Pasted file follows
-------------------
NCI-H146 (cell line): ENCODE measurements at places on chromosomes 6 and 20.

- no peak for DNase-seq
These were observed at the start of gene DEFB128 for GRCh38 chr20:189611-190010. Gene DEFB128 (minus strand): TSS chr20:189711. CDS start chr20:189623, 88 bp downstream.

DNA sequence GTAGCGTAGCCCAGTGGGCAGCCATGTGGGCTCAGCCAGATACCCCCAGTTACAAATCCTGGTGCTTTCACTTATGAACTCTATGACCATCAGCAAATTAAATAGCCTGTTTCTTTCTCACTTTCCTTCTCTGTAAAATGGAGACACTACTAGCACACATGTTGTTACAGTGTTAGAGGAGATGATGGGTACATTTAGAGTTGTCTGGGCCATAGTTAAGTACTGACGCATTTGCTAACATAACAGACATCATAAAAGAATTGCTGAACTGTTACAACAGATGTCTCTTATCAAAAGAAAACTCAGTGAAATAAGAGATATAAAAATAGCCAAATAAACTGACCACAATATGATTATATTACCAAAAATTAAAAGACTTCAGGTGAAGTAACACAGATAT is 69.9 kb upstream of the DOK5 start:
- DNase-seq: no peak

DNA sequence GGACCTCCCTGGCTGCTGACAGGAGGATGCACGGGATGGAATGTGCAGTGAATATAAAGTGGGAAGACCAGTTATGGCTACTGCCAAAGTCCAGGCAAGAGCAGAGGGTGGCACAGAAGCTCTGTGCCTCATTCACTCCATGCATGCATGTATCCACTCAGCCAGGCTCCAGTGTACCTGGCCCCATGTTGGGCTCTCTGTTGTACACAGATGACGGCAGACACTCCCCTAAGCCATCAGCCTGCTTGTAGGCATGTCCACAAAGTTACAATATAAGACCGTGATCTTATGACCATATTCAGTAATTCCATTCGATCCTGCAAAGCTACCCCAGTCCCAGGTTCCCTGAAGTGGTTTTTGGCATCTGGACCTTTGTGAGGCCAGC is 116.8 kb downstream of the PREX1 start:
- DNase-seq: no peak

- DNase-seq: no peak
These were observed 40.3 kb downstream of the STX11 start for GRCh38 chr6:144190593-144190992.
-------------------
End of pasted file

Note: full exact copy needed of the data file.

NCI-H146 (cell line): ENCODE measurements at places on chromosomes 6 and 20.

- no peak for DNase-seq
These were observed at the start of gene DEFB128 for GRCh38 chr20:189611-190010. Gene DEFB128 (minus strand): TSS chr20:189711. CDS start chr20:189623, 88 bp downstream.

DNA sequence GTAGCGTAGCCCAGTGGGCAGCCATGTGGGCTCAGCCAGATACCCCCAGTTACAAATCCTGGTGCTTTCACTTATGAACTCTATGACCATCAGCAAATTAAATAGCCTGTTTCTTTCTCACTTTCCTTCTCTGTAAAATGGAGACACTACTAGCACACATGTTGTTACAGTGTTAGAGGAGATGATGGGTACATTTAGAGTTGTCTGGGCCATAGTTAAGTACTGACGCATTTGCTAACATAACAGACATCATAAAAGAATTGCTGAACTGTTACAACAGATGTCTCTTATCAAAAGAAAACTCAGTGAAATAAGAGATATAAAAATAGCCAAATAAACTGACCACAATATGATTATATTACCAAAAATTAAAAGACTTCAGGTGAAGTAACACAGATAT is 69.9 kb upstream of the DOK5 start:
- DNase-seq: no peak

DNA sequence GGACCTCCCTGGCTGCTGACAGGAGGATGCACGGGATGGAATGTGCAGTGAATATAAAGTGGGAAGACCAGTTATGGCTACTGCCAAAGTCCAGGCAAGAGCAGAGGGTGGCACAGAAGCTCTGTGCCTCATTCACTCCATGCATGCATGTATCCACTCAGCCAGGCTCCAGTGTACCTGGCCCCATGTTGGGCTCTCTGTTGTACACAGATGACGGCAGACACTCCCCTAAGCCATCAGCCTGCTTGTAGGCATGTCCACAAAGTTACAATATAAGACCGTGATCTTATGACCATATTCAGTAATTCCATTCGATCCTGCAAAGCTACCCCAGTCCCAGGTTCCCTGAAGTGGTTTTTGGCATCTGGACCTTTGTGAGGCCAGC is 116.8 kb downstream of the PREX1 start:
- DNase-seq: no peak

- DNase-seq: no peak
These were observed 40.3 kb downstream of the STX11 start for GRCh38 chr6:144190593-144190992.